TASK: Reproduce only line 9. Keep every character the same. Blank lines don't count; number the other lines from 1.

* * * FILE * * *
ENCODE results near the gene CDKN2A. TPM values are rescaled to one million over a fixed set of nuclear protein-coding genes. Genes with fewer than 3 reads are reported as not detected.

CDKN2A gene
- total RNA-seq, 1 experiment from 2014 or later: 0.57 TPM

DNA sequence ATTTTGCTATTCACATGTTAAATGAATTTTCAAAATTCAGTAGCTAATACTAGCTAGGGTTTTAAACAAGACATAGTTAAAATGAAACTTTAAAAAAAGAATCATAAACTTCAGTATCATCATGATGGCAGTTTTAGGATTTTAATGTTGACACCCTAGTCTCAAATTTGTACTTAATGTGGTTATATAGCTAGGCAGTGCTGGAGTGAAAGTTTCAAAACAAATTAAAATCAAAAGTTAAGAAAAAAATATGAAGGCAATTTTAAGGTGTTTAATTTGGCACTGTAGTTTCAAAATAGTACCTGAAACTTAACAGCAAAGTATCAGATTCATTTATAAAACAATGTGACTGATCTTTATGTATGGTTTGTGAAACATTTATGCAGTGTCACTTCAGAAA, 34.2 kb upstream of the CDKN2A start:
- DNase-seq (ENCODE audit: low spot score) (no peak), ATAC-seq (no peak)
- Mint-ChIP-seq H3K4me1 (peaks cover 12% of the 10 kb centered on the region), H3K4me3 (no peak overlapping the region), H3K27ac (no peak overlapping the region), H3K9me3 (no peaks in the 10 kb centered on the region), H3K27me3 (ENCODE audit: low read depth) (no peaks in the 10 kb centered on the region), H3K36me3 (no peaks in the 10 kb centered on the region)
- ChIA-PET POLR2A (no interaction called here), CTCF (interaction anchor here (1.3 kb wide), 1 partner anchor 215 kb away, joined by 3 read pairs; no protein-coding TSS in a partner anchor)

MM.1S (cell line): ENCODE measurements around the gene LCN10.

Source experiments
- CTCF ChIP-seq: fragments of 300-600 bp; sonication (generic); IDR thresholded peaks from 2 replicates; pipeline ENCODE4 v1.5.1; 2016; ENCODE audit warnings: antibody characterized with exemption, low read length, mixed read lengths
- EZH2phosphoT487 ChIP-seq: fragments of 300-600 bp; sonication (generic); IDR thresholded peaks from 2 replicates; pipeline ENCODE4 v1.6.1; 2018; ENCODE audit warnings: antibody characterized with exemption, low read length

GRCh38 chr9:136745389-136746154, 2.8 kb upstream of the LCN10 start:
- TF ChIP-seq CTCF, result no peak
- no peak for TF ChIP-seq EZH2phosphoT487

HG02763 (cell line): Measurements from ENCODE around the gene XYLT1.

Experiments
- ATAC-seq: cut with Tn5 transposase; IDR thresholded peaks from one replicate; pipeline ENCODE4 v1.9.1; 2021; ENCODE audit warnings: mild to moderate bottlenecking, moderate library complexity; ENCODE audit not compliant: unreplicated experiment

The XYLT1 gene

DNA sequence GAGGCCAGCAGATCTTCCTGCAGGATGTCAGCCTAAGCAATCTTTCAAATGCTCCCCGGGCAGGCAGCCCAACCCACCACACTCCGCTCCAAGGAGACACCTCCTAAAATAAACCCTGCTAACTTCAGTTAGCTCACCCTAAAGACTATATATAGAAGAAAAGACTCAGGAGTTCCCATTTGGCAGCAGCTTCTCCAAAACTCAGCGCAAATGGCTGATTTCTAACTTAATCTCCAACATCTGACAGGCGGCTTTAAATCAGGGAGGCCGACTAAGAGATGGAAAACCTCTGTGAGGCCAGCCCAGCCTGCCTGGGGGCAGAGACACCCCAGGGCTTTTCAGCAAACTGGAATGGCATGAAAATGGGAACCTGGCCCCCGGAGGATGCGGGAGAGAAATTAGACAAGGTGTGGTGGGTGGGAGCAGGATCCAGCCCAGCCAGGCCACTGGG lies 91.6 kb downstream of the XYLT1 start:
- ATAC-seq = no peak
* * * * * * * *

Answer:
Source experiments